First reported by Amanda Christovich of Front Office Sports, a Washington state court judge has made a new ruling in Washington State University (WSU) and Oregon State University’s (OSU) litigation against the Pac-12 conference and the University of Washington (on behalf of the nine departing schools). For now, WSU and OSU are the only voting members on the conference’s board.
WSU and OSU are fighting to prevent the outgoing schools from disbanding the conference. The two schools would like to keep the conference together and distribute the millions in exit fees the schools would retain if the Pac-12 remains.
In September, the schools filed for a temporary restraining order, which a Washington state court judge subsequently granted and prevented the conference from holding their September board meeting.
Later, WSU and OSU filed for a preliminary injunction, which was the subject of Tuesday’s hearing. The remaining Pac-12 schools have been leaning on the conference’s constitution and bylaws, which summarily state that when a member withdraws from the conference, the withdrawing member ceases to be a member of the Pac-12’s Board of Directors. As a part of their motion, WSU and OSU presented documents evidencing that the conference has previously taken voting power from departing schools.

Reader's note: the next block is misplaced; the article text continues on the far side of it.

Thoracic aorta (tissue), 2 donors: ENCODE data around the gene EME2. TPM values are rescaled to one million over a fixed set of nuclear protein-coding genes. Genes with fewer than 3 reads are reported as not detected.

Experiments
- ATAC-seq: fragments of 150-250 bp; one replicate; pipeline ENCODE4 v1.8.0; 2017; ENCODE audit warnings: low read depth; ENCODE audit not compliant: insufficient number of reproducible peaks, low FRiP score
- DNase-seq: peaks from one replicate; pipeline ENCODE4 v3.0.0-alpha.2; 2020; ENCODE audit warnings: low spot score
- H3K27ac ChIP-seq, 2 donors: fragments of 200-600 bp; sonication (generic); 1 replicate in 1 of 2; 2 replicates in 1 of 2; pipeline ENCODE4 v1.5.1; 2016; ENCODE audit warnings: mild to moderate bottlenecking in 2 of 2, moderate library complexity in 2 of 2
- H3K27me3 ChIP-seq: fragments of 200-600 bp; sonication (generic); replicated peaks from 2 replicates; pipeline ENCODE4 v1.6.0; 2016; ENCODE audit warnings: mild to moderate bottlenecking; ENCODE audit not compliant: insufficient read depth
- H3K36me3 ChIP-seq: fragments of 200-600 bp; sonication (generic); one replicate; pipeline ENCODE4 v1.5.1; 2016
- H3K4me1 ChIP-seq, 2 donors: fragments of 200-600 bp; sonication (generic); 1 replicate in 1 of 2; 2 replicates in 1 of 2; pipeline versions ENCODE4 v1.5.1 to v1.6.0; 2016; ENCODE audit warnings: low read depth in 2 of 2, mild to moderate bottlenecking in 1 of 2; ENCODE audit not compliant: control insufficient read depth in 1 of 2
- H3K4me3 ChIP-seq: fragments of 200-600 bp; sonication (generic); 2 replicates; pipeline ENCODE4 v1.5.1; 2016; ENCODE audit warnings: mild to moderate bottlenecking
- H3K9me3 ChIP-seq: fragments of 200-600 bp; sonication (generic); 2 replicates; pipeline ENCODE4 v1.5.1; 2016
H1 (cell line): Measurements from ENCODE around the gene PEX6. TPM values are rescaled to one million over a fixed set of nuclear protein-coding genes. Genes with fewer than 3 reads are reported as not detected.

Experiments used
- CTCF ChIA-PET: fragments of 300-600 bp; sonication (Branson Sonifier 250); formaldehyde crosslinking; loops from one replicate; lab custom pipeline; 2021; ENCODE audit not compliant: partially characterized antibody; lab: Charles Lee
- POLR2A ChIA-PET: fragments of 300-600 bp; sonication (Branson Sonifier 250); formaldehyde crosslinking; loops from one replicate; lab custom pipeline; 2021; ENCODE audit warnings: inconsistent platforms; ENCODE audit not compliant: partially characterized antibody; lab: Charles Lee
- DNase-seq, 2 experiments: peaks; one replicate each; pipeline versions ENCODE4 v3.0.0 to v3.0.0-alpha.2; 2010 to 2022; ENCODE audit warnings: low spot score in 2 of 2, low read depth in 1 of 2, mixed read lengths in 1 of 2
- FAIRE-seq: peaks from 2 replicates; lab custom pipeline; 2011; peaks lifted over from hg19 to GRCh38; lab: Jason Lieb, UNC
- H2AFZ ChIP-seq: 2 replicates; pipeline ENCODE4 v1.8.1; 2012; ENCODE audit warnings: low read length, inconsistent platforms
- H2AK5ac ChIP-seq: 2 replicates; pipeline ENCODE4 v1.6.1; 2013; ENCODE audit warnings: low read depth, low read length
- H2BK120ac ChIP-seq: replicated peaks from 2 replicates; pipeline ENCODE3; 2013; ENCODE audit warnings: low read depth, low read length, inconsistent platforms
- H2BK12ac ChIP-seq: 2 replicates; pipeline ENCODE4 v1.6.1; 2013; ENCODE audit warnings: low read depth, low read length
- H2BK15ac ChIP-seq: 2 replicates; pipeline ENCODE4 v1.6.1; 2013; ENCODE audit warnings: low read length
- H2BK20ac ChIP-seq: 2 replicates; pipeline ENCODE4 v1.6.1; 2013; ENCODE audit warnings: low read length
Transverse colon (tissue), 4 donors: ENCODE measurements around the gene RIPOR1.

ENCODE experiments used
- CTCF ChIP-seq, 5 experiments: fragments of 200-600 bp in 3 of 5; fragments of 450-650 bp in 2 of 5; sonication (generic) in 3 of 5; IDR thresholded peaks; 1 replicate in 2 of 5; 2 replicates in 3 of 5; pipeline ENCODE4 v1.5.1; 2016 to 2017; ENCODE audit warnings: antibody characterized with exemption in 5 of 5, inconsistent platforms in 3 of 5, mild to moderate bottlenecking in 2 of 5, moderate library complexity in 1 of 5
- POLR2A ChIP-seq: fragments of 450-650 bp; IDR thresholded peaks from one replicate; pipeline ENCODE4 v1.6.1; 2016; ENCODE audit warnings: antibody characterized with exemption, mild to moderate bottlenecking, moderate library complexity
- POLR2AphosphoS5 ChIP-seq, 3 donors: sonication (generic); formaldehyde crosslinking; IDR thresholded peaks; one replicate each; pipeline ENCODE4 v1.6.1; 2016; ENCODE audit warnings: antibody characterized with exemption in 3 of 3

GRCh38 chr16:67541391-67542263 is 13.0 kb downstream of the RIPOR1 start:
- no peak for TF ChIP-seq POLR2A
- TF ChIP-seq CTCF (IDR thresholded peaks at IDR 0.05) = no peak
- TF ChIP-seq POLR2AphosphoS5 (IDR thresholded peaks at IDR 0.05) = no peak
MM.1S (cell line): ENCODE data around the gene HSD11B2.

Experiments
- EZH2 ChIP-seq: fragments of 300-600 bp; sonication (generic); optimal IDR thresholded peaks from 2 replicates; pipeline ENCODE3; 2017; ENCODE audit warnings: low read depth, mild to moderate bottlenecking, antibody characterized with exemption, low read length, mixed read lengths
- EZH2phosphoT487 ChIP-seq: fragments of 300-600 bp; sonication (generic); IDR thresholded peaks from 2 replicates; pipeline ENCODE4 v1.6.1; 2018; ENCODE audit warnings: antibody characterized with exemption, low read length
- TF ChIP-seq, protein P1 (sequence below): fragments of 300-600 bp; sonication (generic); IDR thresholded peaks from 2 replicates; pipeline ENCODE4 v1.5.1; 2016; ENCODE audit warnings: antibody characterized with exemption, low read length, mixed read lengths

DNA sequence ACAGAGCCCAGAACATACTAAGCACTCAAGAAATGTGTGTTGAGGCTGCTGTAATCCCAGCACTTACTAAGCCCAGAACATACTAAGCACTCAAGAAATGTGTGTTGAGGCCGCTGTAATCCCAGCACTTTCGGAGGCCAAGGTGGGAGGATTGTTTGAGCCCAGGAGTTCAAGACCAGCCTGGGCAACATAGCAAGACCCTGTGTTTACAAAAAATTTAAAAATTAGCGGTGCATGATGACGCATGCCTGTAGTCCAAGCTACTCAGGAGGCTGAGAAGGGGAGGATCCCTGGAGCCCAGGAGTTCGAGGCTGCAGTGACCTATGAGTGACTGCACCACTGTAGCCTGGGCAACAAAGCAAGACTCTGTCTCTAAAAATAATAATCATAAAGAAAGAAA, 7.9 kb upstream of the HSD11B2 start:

Tuesday’s ruling gives WSU and OSU control of the board (and money) as sole voting members. However, the ruling is stayed pending the University of Washington’s appeal of the decision. Given that the National Collegiate Athletic Association is in a constant state of realignment, the ruling will likely impact how schools change conferences in the future.
Landis Barber is an attorney at Safran Law Offices in Raleigh, North Carolina. You can